This question has attracted 4 close votes. As I agree it should be closed (and even deleted), I casted a close vote as well.

I was surprised to see:

This question has an open bounty and cannot be closed

Is this a potential abuse of the bounty system to avoid closing? If so, how do we close this loop-hole, or otherwise deal with this?

(Note that there is/was a separate meta topic about the question linked, so let's keep this one clean of discussing that specific question)

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    So the question is deleted (again) now. Does that mean a bounty will stop close votes, but not delete votes? – SurpriseDog Feb 27 at 15:01
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    @SurpriseDog No. User moderation cannot vote to close or delete while bountied. Mod power can do whatever. (Though I don't know whether the abuse of 'abuse' flags to destroy a post are also blocked by bounties) – LаngLаngС Feb 27 at 15:55
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    The question has been deleted by mod Philipp, although I think for the reason he stated in politics.meta.stackexchange.com/questions/4297/… rather than anything having to do with the bounty, as he has not commented on this page insofar. – Fizz Feb 28 at 7:04
  • I'm more active than two out of the three moderators here. Unless that's going to change : probably. – Mazura Mar 1 at 23:45

Is this specific instance an instance of bounty abuse? Probably speculative. Should the application of a bounty prevent a question garnering close votes? I see no reason whatever that that should be the case.

Whether or not this is a case of abuse, it's a silly protection that ought to be removed.

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    Good point - I've added "potential" to avoid the discussion whether the question linked is an abuse or not. – Sjoerd Feb 26 at 19:00

It's hard to say. The user has enough rep to know that's how bounties work (or they could have been informed by a like-minded person). The problem is there's no way to prove what their motives are.

A better argument here would be that the bounty was improperly added to a contentious question the community was actively trying to close. Moderators can retract bounties (if they will is another matter), so the only recourse here is to mod flag if you want it removed.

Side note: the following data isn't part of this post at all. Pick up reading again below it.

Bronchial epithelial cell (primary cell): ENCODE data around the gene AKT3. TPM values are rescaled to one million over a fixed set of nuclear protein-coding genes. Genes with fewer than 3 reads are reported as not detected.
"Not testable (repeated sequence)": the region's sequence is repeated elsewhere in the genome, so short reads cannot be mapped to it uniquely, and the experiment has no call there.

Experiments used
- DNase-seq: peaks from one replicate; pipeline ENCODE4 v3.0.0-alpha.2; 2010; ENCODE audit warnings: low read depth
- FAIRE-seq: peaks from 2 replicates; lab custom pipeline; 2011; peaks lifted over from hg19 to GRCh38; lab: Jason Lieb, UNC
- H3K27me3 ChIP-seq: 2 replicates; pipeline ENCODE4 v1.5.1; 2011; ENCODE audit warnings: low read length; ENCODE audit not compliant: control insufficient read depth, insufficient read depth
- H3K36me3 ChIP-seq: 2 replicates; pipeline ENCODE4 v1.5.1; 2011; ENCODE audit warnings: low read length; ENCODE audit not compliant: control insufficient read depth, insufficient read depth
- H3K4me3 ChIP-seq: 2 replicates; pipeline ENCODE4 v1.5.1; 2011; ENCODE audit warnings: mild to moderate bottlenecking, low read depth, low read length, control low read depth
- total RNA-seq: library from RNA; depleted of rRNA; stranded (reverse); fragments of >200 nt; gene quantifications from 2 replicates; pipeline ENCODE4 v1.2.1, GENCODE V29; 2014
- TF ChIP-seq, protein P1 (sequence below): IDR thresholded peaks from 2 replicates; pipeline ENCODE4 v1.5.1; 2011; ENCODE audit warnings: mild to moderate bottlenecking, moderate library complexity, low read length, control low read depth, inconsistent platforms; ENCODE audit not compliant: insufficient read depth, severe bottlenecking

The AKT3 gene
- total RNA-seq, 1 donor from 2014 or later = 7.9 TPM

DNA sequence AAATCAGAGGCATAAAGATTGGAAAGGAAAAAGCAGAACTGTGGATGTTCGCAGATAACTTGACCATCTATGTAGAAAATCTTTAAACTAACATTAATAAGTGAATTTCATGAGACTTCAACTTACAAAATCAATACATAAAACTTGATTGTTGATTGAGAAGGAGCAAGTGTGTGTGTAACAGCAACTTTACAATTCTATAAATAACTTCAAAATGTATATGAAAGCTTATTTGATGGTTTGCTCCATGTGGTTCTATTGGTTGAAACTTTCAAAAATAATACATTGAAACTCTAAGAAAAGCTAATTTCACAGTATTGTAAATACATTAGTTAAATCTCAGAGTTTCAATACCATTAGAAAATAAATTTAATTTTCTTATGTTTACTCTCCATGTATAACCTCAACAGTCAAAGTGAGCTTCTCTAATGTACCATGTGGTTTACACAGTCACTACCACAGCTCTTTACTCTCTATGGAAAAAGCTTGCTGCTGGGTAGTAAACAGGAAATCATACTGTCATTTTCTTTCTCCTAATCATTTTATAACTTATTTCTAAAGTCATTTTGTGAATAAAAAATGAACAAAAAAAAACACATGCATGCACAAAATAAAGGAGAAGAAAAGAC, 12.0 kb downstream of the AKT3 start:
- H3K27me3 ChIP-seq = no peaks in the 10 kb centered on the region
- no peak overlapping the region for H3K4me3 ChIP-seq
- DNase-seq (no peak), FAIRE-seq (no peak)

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  • I would like to concentrate the Q&A on "how do we deal with this?" I think that's the most constructive approach. As you say: there is no way to prove what the OP's motives are. – Sjoerd Feb 26 at 19:26
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    Then again, this is exactly how the system is designed and complaints about this have been voiced before. I did so. No action taken. Bounties do prevent closing. Fact. Simple. Since I'm a stickler for well written rules and positive law: This discussion might be worth having, to formulate a strict policy on this. But if it it's now removed, we've sunk to MetaSE levels of knee-jerk arbitrariness. Mods can do that, but as we haven't an agreed upon policy on it yet, I'd regard that as an abuse of power. This "case by case basis" is just evil. Set up rules, endure the 'lawyering', it's needed. – LаngLаngС Feb 26 at 19:30
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    @LаngLаngС If we don't trust moderators to exercise their powers as they see fit with a certain degree of autonomy and on a case by case basis, what is the point of having moderators? – CDJB Feb 26 at 19:40
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    For what it's worth, I have enough reputation to put bounties on a number of SE sites, including this one (I think), and I had no idea they'd do this. – zibadawa timmy Feb 26 at 20:17
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    @CDJB Right. Let's burn all the law books, our fine Supreme Judges can handle all that behind closed doors and with autonomy, no need for any rules. I don't say I assume malice in our mods. I say a rule for all to see, read and act accordingly is better than a mob delegating its power into a black box we have to trust and see the results for on CBCB. CBCB is a synonym for arbitrariness; one we might benefit if the dictators are benevolent, but sth we will suffer deerly under if they're not. SO has seen cases of mods or staff flipping, abusing etc (Ask about Monica?). A systematic flaw. – LаngLаngС Feb 26 at 21:52